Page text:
First cancer vaccine

BOSTON, April 8 (Reuters) - Russian regulators have approved the world's first cancer vaccine, validating an unusual strategy by its maker to introduce the product even though it failed a late-stage clinical trial.

Shares of Antigenics Inc, the tiny New York-based biotechnology company which has been developing the vaccine for 11 years, rose as much as 58 percent on the news.

It is the first time the Russian government has approved a drug that was not first cleared in its country of origin, according to Antigenics, and clears the way for the company to start generating revenue from Oncophage later this year.

The company plans to file for approval of the vaccine in Europe by the end of the year, based on a relatively new set of guidelines in that jurisdiction.

Regulators in Russia approved Oncophage based on a subset of data from a late-stage clinical trial that in 2006 failed to show the vaccine delayed the recurrence of kidney cancer.

In the subset of patients -- those whose cancer was least likely to recur following surgery -- Oncophage lengthened the period before which the disease recurred by 45 percent, or an average of 1.8 years, versus those in the control group.

The U.S. Food and Drug Administration does not consider subset analysis a valid measure of success or failure since all manner of sub-populations can be carved out retrospectively. Therefore the vaccine stands little chance of approval in the United States.

"What this company needs to do now is a trial based on their findings with the good prognosis patients," said Dr. Otis Brawley, Chief Medical Officer at the American Cancer Society. "If they have a positive finding at that point then I'm going to be excited, and then I believe it would go before the FDA very quickly."

Conducting such trials, however, could take up to 10 years and vast sums of money, and would take the product's development cycle to 20 years.

"No one in their right mind would authorize that," said Garo Armen, the company's chief executive, in an interview. "Even if we had the money it wouldn't be practical."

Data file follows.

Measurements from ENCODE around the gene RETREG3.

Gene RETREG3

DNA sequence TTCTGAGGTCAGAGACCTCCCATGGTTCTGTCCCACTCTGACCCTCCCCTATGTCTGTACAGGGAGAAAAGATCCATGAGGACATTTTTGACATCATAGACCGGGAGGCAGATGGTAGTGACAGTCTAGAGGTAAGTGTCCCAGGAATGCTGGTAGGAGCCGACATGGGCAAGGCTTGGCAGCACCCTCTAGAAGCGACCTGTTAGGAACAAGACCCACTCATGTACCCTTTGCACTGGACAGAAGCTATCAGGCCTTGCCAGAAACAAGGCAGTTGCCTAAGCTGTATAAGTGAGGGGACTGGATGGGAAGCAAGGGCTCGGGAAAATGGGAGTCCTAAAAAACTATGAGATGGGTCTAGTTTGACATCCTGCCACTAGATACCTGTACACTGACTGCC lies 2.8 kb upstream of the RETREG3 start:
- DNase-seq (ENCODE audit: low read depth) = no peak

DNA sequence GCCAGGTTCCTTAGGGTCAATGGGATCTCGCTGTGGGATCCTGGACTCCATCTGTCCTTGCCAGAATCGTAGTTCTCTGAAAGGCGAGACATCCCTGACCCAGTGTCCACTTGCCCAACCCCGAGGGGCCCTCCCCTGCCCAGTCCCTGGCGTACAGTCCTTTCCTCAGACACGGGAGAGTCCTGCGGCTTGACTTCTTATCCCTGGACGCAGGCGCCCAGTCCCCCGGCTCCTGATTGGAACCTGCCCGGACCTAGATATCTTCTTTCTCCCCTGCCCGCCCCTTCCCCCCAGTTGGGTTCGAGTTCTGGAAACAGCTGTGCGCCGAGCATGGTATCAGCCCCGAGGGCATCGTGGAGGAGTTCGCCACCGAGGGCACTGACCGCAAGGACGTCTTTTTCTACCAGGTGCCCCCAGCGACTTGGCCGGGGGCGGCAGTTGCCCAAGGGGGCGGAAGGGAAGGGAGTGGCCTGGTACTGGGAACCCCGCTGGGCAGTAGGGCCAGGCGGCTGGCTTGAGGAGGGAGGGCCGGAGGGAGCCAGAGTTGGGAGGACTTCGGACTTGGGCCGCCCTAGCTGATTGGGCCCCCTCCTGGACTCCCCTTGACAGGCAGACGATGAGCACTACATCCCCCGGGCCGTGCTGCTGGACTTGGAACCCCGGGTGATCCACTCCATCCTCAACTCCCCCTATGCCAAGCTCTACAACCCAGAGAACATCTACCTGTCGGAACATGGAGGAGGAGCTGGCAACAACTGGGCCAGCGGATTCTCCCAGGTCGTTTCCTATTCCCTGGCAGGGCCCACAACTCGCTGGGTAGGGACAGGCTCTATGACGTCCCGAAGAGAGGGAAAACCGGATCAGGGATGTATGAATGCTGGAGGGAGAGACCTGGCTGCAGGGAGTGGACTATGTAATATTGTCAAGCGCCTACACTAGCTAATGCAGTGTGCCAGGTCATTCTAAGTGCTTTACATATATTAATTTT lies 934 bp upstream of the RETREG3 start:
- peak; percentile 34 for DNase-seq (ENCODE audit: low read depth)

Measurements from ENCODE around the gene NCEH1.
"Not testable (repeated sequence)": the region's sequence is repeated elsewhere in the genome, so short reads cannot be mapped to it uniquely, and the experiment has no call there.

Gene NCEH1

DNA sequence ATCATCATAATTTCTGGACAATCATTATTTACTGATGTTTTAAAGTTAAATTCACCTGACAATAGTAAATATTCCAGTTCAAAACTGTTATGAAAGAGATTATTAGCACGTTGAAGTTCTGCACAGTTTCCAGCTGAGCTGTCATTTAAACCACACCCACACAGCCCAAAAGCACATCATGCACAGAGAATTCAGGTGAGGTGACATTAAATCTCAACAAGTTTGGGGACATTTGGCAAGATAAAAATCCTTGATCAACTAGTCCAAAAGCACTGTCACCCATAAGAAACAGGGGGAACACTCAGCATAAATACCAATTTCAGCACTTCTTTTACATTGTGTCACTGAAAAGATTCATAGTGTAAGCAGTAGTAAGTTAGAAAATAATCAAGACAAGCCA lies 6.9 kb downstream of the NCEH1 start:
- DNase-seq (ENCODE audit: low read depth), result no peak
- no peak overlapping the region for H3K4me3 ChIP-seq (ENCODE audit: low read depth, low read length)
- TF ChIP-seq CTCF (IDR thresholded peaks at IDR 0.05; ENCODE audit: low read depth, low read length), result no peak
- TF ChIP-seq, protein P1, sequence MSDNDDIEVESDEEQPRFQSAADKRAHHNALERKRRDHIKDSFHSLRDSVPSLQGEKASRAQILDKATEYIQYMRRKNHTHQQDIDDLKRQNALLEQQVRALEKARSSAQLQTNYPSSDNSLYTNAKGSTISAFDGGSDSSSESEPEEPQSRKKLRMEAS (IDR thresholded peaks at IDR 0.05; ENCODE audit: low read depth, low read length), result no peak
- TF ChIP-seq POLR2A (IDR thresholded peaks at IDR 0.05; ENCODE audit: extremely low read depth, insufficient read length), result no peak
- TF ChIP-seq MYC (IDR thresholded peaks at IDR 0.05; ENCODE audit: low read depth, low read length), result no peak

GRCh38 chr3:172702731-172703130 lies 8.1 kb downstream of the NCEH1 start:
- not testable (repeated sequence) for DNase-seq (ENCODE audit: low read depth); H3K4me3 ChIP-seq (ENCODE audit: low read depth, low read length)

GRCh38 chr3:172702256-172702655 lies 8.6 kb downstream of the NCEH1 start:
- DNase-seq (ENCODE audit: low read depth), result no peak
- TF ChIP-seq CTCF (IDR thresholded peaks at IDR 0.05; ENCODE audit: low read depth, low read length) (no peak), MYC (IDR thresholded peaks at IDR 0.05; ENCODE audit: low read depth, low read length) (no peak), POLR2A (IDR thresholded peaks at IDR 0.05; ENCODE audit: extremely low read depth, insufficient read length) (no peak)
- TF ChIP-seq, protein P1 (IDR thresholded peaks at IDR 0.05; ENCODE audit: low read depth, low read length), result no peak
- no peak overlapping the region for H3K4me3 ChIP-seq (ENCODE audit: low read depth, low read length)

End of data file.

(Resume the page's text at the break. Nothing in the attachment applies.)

Unlike their U.S. counterparts, Russian regulators have accepted the validity of the subset -- in part because roughly a third of the 604 patients enrolled in the late-stage trial were tested in Russia, and about 70 percent of those fell into the subset of patients whose prognosis following surgery was better than that of the total population.

Antigenics thinks it will be able to win approval elsewhere in the world too.

European regulators can now approve drugs on a conditional basis, meaning companies can market their products while simultaneously conducting additional follow-up of patients or further clinical studies.

If at the end of the trial period the regulatory agency were not satisfied, it could pull the drug from the market.

"Filing in Europe won't be a slam dunk, and will probably be more difficult than in Russia," said Armen, who added that the European review process would likely take 12 to 18 months.

The Russian approval caps years of dogged determination to bring the vaccine to the market despite multiple setbacks and investor skepticism of cancer vaccines in general.

Oncophage is designed to reprogram a patient's immune system to target cancer cells from a specific tumor.

The company takes tissue from a tumor following surgery, extracts proteins it says activate the immune system and then injects the enriched proteins back into the body through the skin.

Unlike a vaccine such as Merck & Co's Gardasil, which is designed to ward off a virus that is believed to cause some 70 percent of cervical cancer cases, Oncophage is designed to target the cancer directly and delay or prevent it from spreading once it has developed.

There are about 16,000 new cases of kidney cancer a year in Russia, according to Armen, of which about a quarter fit the profile of patients most likely to benefit from Oncophage -- a market theoretically worth about $200 million to Antigenics.

The Russian pharmaceuticals market is one of the fastest growing in the world. It will grow by nearly 60 percent to $19.4 billion in 2009 from about $12.3 billion in 2006, the research group DSM estimates.

Armen said he expects the initial sales growth for Oncophage to be "modest."

"We would have to price this probably at the low- to mid-range of other new-generation cancer drugs," Armen said.

Such drugs can cost as much as $60,000 per patient per year, he said.

"How much of that market we achieve depends on how well we iron out reimbursement issues and how effectively we can reach every single patient," Armen said.

Shares of Antigenics were up 62 cents or 25 percent to $3.09 in late afternoon trading on Nasdaq after touching $3.90 earlier in the day, an increase of about 58 percent.

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